I have been visiting CEN for the past couple of years to read stories and all that this forum has to offer.
Today, I thought I would share the story of my best pal, Henri.
Henri is the first dog I could call my own and I had purchased him from a nice family in the rural suburbs of Ottawa, Ontario, Canada.
This was more than 7 years ago. Around the age of 1.5 years old, Henri began to have random seizures (not clustered) every now and then.
After a check up with a neurologist in my city, the doctor had provided us with a rather simple prescription of keppra (250mg dose, when a seizure occurs).
This seemed to have worked a little and within the next month or two, he may have had 1 seizure every two weeks or so. As time progressed,
these seizures began to cluster from 2 or 3 to upwards of 5 or 6 at the end of two years. Further appointments with our neurologist came to the
conclusion of doubling the keppra dose. Mind you, this was after two different times Henri had to spend at the vet in overnight care with a diazepam drip.
A few months later, Henri's seizures came to a tipping point and he had an episode of severe cluster seizures.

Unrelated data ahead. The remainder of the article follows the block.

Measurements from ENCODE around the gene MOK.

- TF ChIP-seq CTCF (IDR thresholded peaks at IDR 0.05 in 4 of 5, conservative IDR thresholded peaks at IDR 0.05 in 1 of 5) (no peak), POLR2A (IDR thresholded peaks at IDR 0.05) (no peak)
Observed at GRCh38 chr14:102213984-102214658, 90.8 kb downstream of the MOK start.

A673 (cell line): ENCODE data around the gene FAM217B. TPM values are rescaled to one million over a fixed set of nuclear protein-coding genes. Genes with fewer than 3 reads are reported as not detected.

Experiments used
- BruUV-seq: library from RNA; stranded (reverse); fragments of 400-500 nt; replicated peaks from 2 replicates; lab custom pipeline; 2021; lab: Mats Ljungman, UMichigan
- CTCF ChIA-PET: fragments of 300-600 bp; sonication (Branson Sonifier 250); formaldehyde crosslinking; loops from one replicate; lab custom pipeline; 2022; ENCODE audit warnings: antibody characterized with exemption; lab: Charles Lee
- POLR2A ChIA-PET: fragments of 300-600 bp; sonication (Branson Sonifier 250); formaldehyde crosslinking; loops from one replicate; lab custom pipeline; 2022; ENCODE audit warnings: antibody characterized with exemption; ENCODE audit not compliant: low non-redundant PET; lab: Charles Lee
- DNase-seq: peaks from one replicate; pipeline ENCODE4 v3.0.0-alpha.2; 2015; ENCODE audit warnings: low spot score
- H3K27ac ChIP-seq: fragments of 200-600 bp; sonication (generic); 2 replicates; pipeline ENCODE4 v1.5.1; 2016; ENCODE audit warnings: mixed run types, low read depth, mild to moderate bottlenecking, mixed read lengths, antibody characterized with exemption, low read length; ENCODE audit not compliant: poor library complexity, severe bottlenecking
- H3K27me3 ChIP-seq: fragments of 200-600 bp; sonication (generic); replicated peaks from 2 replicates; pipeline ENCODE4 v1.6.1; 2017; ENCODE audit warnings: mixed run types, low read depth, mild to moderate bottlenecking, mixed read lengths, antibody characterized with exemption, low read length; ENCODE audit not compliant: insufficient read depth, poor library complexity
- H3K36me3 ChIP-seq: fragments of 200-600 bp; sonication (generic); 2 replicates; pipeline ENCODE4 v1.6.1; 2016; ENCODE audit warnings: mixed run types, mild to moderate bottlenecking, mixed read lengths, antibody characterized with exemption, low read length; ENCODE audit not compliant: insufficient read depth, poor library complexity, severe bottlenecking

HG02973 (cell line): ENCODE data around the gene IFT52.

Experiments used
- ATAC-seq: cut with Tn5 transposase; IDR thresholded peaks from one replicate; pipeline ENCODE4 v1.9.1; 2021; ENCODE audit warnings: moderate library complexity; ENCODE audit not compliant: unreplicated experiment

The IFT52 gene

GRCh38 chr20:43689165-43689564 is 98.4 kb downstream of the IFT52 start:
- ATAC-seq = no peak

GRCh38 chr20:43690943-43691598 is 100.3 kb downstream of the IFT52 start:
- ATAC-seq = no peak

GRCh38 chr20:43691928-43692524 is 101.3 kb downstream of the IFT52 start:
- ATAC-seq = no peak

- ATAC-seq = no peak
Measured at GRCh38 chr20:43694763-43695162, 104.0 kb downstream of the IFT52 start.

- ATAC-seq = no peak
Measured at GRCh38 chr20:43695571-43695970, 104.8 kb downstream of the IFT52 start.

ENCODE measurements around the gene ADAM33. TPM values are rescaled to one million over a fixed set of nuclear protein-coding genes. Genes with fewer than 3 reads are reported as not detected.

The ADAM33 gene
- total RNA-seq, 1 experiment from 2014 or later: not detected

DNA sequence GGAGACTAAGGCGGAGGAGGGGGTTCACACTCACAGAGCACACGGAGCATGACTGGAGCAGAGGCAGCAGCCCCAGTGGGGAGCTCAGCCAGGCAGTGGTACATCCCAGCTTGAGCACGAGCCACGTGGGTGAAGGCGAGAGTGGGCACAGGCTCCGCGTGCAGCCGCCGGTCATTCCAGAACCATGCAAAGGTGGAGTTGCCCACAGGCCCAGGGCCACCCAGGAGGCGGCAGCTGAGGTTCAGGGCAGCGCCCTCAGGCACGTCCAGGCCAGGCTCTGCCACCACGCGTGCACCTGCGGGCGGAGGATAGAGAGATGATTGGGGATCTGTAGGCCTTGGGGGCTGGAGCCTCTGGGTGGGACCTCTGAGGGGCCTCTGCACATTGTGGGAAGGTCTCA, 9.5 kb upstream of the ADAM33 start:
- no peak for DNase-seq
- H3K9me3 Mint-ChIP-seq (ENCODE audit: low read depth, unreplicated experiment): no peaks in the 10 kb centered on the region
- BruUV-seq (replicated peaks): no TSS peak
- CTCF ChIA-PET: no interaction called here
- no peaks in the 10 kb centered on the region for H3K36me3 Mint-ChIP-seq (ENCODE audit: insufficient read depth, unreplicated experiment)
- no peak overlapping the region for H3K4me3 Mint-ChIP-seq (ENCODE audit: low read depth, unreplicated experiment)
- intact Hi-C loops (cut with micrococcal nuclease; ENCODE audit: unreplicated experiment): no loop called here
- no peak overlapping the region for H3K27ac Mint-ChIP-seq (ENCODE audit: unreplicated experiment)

Unfortunately, at this time, Henri's neurologist was away on vacation and there was no secondary neurologist to assist in the situation. After the vet's
attempt to help Henri didn't succeed (about 5 days in hospital), they had advised me to visit the nearest neurologist which was in Montreal (a two hour drive away).
We hopped in the car and were on our way while Henri was slightly sedated and bandaged up to keep his IV in place. I will never forget that day because it was
rather upsetting and it felt like a shot in the dark not knowing what ti expect once we arrived.
The neurology team at Centre DMV in Montreal were everything we could ask for and so much more, waiting to take Henri out of my arms as we arrived.
I chatted with the doctor for a while, examining our options and what to do next. In the end, we had agreed upon an MRI and spinal tap.
After another week of Henri's stay in the hospital, it was time to pick him up and he was ready to come home. Unfortunately the MRI and spinal tap
results came back inconclusive but we were given a lot of information and a new routine of medications.
Over the past couple of years, Henri has been in and out of the hospital a few times from cluster seizures that would persist even with the use of clonazepam.
Variations of his medication doses has gone up and down to accommodate the addition of the zonisamide about 3 years ago. It's been a roller coaster for
Henri but he is strong and comes back fighting every time.
Henri has made very good friends with the neurology team in Montreal with semi-annual blood work for his phenobarb levels, zonisamide bloodwork every two years and
and annual neurology check up once a year. Good thing he's always up for a road trip.
I haven't ever shared his entire story like this but it feels good to do so with other who are in this as well.
I may have left a few things out but if you have any questions, I'd be happy to answer them!